ASEAN Economic Bulletin Vol. 11/3 (Mar 1995)

ASEAN Economic Bulletin Vol. 11/3 (Mar 1995)
Date of publication:  March 1995
Publisher:  Institute of Southeast Asian Studies
Number of pages:  123
Code:  AE11/3


  • Preliminary pages
  • China's Economic Reform and Open-Door Policy Viewed from Southeast Asia, by John Wong, author
    In the wake of successful economic reform, the Chinese economy has experienced spectacular growth. This in turn resulted in greater economic integration, with growing trade and investment flows between China and its neighbouring Asia-Pacific economies, including the Association of Southeast Asian Nations (ASEAN). Overall, such an integration process will enhance the development potential of both sides, but separately, ASEAN countries will continue to perceive their bilateral economic relations with China in the context of their individual historical and economic realities. While Malaysia, the Philippines, Singapore and Thailand generally view the opening up of China as a "benevolent stimulus" to their own economic growth, Indonesia still holds some reservation and tends to focus on the competitive aspects of the resurgent Chinese economy. Before their relationship matures, China needs to show greater sensitivity towards its smaller southern neighbours.
  • Intraregional Foreign Investment in East Asia, by Hans C Blomqvist, author
    The purpose of this article is to give a picture of the development of intraregional foreign direct investment (FDI) in East Asia. The region today (excluding Japan) receives more than half of all FDI in less developed countries. Japan is still the biggest actor for intraregional investment, but the East Asian newly industrialized countries (NICs) have emerged as important investors in the 1980s and 1990s and are, relative to their size, more active foreign investors than Japan. ASEAN and China are also active as outward investors, but on a rather smaller scale compared to the former countries. The distribution of FDI industry-wise is also reported in this article. One interesting development is the high and rising share of services in FDI. A complicated network of transnational business is now rapidly developing in Asia-Pacific. Even in the absence of formal market integration, a degree of de facto integration has been developing for some time. In fact, the initiatives recently taken to bring about integration in the region seem to be propelled by the actual events instead of being the reason for them. The ASEAN Free Trade Area, now taking form, should provide new incentives for FDI, however.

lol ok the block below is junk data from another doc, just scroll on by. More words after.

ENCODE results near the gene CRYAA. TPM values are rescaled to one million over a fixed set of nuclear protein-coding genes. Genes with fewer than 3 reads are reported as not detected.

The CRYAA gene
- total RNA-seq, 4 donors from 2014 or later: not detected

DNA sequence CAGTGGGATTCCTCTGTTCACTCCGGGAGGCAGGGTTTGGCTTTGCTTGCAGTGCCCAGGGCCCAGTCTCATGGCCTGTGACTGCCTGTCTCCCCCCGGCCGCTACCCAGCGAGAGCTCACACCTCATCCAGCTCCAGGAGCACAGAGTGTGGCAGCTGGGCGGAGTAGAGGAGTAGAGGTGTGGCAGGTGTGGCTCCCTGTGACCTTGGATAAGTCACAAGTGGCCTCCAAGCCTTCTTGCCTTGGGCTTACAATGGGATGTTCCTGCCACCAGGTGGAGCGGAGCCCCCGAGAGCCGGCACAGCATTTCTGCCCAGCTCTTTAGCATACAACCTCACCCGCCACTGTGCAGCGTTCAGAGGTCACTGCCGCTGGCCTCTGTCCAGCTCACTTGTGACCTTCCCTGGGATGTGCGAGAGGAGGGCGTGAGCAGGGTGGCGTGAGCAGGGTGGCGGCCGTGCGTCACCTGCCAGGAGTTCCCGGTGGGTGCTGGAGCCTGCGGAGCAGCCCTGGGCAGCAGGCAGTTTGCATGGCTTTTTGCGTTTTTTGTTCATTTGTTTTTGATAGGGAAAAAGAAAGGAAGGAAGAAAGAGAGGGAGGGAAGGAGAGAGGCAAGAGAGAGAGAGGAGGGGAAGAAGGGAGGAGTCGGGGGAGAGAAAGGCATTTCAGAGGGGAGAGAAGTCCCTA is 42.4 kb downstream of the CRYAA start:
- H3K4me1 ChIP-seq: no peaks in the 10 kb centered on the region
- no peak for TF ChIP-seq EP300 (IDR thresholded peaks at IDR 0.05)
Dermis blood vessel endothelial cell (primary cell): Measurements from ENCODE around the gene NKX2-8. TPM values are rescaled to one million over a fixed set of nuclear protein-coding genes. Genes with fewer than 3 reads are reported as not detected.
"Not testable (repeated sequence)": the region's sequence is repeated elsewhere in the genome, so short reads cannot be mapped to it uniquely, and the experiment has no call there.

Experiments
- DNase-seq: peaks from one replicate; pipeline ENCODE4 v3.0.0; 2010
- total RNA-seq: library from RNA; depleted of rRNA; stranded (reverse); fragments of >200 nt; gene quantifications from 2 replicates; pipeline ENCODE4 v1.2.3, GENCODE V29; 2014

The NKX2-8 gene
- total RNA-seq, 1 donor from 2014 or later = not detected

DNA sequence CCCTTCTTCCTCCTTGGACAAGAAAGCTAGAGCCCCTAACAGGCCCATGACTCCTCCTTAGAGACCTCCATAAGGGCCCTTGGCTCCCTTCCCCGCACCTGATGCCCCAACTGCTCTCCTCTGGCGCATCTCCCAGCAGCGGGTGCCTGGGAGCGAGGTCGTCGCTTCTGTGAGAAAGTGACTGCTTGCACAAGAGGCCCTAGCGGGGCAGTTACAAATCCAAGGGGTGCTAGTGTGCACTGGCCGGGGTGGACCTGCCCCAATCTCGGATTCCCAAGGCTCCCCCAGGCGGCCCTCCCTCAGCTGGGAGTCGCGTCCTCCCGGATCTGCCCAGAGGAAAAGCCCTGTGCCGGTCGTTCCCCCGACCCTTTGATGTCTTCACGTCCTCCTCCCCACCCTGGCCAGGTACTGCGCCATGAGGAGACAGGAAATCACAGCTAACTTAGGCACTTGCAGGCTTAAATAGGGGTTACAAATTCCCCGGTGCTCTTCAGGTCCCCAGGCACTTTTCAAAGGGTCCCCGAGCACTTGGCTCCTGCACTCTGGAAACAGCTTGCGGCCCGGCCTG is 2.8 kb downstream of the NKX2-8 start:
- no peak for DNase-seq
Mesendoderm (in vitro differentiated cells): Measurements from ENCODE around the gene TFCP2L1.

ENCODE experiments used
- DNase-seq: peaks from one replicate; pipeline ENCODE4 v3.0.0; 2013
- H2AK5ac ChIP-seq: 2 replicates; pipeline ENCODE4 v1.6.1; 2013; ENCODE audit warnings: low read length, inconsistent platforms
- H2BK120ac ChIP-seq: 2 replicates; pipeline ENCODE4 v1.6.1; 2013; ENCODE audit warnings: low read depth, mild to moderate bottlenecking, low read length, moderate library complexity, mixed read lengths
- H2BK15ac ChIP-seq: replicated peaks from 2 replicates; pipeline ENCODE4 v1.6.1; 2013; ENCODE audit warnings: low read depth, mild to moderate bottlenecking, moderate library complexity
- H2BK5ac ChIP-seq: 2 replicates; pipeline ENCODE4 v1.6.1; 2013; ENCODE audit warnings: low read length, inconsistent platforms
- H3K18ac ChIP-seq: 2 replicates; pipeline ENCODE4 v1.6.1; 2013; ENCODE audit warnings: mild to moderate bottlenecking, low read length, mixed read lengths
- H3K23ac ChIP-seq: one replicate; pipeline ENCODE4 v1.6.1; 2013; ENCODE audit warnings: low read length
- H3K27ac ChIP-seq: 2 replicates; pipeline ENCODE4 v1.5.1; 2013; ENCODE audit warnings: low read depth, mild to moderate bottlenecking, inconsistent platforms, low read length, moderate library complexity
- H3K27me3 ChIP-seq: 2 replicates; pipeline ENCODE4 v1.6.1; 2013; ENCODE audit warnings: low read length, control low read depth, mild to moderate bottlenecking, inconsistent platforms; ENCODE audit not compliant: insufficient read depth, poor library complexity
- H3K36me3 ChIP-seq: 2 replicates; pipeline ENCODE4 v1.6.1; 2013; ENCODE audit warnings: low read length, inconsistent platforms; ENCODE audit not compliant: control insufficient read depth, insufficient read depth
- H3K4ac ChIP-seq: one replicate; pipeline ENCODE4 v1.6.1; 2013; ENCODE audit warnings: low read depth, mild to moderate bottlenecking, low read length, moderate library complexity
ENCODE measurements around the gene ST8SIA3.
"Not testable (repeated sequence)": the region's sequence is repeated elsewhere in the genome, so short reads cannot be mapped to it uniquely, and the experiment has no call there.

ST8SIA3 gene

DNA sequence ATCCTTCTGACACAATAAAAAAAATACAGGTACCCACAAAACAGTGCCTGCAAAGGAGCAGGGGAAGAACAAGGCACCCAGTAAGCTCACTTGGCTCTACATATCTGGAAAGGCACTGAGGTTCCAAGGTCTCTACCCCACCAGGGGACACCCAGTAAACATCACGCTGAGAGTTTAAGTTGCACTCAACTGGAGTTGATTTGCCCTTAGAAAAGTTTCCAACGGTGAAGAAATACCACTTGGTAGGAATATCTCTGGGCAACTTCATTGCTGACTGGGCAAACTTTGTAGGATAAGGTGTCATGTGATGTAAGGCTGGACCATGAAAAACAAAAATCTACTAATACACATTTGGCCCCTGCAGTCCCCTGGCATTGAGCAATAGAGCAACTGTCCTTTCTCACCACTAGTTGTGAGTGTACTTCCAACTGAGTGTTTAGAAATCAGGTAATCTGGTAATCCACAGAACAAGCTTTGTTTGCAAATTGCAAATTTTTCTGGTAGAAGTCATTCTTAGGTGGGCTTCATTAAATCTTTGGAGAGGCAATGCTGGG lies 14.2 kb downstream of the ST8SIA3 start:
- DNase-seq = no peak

• The Determinants of Bilateral Trade Among Asia-Pacific Countries, by Joseph Yu Chwo-Ming, Dixie S Zietlow, authors
    Using a gravity model, this article empirically tests the determinants of bilateral trade flows among fourteen Asia-Pacific countries. The results show that market size, political stability, physical distance, cultural similarity, membership in the Association of Southeast Asian Nations (ASEAN), and being a newly industrialized country are significant indicators of the bilateral trade relationships in the Pacific Basin.
  • Thailand's Internationalization and Its Rural Sector, by Medhi Krongkaew, author